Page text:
& lt;span class= "dropcap " & A & lt;/span & t 9 pm on Sunday, Bret Michaels -- lead singer of hair metal gods Poison -- goes about finding, among 20 contestants, a "serious, love of my life type" girl who "understands [his] lifestyle," which he later confesses means a girl who doesn't mind him making out with other girls. Amazingly, all 20 seem OK with this, at least in theory.
Then, at 10:30, former teen dream Scott Baio (Happy Days, Joanie Loves Chachi, Charles in Charge) hires a life coach to figure out why he can't commit to pretty, saintly blondes who want nothing more than to make him happy for the rest of his life. The coach makes him visit the girls he treated worst throughout his life. This leads him, early on, to form a theory about his problem: Hollywood has made him a commitment-phobe. By the end of hour one, we form a similar, less rose-colored theory: Scott Baio is a sociopath and dirtbag who doesn't want to give up using Playboy magazine like a mail-order catalogue.
Michaels rejoices in his ability to still get laid, coming off as morally vacant but likable. Baio, affecting boyish charm while claiming victim status, treats his celebrity like a curse, complaining that the ease of cheap sex in Hollywood ruined his ability to craft meaningful relationships. He comes off as a self-serving charlatan and a liar.
The shows are close approximations of past VH1 hits I personally despise: Flavor of Love and My Fair Brady. With the unending parade of jilted teen queens telling him what a bastard he is, Baio can't mask his sins under a cloak of ignorance or romanticism. Brett Michaels, still loving the decadence, wouldn't want to. Taken together, they provide one of the most nauseatingly frank denunciations of a lifestyle -- era, really -- I've ever seen. Gays, feminists and liberals didn't ruin the traditional American family, Jerry Falwell. Los Angeles in the '80s did.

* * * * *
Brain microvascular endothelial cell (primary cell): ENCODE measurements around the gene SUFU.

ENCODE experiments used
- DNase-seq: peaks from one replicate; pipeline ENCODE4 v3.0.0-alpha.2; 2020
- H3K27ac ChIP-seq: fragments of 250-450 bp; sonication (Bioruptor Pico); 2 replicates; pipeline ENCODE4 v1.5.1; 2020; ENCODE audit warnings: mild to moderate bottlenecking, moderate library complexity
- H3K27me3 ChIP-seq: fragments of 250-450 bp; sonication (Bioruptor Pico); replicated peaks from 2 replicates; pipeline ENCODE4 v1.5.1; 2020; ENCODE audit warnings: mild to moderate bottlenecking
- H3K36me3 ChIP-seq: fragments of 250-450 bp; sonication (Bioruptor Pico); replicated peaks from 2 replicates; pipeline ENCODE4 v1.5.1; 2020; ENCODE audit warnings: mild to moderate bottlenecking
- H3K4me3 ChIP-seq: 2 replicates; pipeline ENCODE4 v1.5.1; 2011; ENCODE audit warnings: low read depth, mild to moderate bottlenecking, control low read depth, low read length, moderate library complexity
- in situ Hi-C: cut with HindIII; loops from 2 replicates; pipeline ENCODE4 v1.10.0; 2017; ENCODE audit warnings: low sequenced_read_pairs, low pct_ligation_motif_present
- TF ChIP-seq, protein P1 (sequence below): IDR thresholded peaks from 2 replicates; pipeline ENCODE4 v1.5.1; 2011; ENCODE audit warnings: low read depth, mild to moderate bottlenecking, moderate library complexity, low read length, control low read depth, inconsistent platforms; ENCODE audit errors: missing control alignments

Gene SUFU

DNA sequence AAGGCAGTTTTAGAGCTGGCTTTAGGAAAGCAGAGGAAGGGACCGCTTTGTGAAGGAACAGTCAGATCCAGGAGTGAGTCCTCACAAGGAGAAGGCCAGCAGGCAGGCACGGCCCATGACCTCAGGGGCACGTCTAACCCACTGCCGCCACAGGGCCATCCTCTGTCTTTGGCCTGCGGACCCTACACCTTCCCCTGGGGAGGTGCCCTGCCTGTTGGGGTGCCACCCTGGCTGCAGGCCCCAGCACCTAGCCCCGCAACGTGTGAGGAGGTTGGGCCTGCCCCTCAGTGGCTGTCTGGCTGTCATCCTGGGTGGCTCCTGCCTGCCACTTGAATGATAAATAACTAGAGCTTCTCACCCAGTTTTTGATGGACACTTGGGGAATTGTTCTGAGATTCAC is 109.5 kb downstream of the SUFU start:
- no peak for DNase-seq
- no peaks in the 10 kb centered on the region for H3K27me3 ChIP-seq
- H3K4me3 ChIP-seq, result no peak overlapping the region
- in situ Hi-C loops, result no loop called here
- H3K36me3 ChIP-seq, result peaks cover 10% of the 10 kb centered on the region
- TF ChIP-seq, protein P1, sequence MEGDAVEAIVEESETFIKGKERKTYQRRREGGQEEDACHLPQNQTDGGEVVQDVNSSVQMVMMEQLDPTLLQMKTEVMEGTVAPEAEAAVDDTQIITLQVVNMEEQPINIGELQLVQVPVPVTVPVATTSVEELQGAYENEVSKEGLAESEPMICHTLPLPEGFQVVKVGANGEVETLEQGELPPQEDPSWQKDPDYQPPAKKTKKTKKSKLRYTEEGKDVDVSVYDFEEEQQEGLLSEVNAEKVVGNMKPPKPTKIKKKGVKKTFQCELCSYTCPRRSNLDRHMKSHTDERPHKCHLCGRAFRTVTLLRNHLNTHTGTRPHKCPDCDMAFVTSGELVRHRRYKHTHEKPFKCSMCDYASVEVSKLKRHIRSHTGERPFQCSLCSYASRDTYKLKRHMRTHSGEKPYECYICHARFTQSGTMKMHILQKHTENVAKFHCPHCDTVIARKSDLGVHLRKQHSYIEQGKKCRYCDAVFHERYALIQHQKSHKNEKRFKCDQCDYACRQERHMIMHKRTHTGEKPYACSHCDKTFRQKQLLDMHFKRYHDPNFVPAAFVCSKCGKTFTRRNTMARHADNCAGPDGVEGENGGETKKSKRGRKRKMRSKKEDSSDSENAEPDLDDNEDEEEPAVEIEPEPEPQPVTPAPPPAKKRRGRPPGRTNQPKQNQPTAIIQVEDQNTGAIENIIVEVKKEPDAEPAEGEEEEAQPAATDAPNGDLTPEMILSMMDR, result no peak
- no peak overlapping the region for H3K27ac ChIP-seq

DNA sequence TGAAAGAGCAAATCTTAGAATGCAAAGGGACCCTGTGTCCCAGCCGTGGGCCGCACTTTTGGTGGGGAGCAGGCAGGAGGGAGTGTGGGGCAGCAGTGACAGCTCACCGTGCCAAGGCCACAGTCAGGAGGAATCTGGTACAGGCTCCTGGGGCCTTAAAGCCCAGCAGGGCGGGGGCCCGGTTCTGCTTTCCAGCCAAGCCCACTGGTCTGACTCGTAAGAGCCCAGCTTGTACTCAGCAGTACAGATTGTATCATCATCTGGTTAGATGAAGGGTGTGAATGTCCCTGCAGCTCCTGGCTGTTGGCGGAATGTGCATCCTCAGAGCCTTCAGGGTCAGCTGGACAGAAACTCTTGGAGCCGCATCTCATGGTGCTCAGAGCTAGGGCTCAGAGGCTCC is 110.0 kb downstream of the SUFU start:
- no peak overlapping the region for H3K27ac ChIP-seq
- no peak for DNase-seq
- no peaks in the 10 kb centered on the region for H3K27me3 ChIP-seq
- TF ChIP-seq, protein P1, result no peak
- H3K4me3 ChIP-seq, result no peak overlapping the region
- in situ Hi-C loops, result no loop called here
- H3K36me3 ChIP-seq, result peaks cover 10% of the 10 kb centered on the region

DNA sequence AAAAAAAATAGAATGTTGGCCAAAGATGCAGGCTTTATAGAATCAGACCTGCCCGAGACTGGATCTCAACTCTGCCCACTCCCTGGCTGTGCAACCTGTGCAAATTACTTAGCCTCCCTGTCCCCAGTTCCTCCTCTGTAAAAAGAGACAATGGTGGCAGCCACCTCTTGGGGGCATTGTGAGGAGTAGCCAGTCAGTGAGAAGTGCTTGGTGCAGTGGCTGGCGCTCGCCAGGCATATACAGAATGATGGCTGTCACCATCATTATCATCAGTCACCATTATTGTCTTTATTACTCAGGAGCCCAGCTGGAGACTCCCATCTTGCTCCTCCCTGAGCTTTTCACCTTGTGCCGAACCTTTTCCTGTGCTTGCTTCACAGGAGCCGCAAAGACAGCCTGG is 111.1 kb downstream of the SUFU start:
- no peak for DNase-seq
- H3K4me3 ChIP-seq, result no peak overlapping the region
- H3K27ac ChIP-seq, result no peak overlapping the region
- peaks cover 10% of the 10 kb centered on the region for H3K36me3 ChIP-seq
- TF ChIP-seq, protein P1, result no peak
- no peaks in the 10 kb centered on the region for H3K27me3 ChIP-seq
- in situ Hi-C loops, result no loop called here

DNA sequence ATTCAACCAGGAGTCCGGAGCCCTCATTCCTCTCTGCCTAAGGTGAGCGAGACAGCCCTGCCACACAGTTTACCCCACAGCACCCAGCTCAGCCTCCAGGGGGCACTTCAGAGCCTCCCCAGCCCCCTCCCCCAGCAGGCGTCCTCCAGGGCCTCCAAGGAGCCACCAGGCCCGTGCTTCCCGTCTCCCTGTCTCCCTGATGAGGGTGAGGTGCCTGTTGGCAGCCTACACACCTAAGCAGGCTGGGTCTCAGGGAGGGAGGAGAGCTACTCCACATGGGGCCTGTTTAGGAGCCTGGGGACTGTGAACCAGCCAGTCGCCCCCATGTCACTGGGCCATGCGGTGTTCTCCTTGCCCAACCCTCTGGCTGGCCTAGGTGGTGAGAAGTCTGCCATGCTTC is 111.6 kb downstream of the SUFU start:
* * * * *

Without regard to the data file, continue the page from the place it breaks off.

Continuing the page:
Tune in next week as Julie McCullough, the eight-episode Growing Pains veteran and Playboy playmate, tells Baio in her cute, jaded drawl, "Ah had mah first AIDS tehst because'a yoo."
I'm going to get sick of this in less than two weeks. Until then, don't try calling me on Sunday nights.
Three celeb-trash takes on the nuclear family for your summer:
The Two Coreys
Adolescent duo Corey Haim and Cory Feldman are getting their own reality show. Haim was always the cute one and Feldman was always the funny one. Makes sense that Feldman would settle down into a happy relationship while Haim would continue milking his vanishing charm. Now Haim is moving in with Feldman and his wife, for some reason. Spells trouble? Hopefully. (Premieres Sunday, July 29, 10 pm, A & amp;E)
Hogan Knows Best
The story this season is that the Hulkster is probably getting his ass a divorce. Selfless of him to wait to end his loveless 25-odd-year marriage until the popularity of the show could land his talentless daughter Brooke a huge record deal. (Premieres Sunday, 10 pm, VH1)
Probably the most stable family on reality TV, Joseph Simmons (Run of rap pioneers Run DMC) has a wife, skads of kids, and has become a fairly convincing reverend. Originally airing on MTV, the third season is being rebroadcast on BET. (Fridays, 8 pm, BET)